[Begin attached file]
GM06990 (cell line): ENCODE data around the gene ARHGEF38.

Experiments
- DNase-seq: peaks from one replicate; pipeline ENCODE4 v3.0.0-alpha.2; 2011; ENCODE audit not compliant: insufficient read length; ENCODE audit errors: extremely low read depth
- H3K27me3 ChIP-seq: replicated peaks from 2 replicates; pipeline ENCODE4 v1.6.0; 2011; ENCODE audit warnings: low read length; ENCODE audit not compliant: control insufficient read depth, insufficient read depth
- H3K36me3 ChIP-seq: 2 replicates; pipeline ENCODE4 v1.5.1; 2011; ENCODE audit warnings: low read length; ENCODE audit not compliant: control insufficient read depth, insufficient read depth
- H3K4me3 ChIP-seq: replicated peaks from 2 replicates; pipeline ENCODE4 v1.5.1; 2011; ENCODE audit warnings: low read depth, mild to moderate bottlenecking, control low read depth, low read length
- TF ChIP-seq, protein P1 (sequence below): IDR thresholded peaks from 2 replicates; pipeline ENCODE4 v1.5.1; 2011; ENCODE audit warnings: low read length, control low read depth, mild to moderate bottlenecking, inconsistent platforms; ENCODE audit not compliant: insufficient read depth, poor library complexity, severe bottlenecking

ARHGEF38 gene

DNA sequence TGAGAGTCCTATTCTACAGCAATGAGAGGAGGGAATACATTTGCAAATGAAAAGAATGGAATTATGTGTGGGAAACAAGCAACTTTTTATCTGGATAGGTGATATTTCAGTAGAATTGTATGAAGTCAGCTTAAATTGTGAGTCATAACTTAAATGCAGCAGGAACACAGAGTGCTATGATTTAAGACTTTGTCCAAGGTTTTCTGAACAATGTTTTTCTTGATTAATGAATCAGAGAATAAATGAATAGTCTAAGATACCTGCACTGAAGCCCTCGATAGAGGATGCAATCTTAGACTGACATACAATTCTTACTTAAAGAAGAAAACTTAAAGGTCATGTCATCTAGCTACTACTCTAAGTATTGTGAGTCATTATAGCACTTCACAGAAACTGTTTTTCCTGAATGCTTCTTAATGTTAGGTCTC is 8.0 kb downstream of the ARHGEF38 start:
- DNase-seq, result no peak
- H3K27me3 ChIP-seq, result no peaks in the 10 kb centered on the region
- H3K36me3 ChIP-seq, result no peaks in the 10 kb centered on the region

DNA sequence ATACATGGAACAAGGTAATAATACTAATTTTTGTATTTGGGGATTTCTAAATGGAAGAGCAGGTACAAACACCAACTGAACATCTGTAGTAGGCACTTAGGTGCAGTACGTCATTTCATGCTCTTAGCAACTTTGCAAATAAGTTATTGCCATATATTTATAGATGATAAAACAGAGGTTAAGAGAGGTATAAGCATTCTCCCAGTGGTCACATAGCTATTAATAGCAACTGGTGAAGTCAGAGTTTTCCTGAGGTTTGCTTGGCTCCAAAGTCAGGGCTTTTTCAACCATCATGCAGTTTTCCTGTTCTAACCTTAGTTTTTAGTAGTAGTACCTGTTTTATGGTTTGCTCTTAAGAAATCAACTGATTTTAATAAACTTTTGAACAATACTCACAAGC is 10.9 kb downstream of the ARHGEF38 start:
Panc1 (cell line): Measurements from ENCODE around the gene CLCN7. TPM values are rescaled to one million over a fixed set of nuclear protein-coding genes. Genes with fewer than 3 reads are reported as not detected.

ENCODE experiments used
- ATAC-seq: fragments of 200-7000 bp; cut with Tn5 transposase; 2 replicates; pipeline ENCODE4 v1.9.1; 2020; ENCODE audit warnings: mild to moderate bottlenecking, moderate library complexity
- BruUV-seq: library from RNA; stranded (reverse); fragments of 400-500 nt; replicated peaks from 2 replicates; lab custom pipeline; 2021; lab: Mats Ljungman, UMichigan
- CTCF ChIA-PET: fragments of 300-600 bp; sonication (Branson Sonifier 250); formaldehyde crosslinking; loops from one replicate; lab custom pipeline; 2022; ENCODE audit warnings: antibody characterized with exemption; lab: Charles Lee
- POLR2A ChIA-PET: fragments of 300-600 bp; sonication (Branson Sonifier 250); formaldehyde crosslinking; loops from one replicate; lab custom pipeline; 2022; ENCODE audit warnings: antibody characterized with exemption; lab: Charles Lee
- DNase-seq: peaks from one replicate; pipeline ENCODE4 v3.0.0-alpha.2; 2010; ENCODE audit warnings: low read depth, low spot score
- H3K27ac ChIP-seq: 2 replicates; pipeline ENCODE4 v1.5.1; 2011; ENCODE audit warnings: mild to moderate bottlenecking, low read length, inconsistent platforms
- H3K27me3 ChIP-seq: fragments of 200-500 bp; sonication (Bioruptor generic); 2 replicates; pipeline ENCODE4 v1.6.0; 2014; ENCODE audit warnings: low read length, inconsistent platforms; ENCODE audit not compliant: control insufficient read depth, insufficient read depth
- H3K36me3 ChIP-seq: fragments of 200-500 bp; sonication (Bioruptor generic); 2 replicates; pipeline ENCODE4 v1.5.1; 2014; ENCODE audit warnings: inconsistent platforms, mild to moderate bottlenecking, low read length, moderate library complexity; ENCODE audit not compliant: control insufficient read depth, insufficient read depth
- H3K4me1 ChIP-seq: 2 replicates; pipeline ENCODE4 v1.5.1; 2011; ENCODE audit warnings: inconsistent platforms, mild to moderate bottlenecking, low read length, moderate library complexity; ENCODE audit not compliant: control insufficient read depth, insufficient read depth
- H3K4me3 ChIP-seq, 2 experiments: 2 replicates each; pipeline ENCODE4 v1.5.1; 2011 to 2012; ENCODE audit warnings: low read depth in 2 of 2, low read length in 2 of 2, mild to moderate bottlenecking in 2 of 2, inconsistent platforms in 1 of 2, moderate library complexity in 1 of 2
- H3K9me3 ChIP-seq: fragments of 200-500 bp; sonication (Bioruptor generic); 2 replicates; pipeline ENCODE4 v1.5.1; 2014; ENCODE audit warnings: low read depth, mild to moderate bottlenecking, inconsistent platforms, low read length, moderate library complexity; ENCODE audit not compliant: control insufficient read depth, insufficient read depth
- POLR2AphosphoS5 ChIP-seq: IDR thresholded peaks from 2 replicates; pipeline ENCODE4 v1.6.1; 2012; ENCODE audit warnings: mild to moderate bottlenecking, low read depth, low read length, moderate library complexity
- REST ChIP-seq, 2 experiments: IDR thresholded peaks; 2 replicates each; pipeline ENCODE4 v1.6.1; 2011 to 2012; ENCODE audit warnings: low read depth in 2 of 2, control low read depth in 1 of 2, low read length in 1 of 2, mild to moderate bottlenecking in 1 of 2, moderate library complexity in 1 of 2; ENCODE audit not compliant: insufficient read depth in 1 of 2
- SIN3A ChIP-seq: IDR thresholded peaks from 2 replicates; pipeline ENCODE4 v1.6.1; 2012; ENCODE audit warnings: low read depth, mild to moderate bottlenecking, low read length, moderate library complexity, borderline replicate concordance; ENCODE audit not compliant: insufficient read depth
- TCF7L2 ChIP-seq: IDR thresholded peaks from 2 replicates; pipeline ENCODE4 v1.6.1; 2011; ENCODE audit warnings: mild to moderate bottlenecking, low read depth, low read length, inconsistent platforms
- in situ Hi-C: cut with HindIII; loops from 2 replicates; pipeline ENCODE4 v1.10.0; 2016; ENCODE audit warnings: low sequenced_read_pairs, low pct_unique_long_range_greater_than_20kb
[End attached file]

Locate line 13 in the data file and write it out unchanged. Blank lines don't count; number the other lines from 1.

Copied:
DNA sequence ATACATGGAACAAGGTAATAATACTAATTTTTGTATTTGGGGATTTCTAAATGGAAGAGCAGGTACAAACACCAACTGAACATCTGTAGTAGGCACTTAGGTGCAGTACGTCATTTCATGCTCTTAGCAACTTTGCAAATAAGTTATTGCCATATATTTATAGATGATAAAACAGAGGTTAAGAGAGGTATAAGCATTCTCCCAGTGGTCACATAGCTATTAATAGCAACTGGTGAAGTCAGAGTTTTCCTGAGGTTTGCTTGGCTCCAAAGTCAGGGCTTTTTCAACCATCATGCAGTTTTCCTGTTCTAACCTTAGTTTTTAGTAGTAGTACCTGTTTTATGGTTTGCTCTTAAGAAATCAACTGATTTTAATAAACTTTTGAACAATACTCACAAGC is 10.9 kb downstream of the ARHGEF38 start: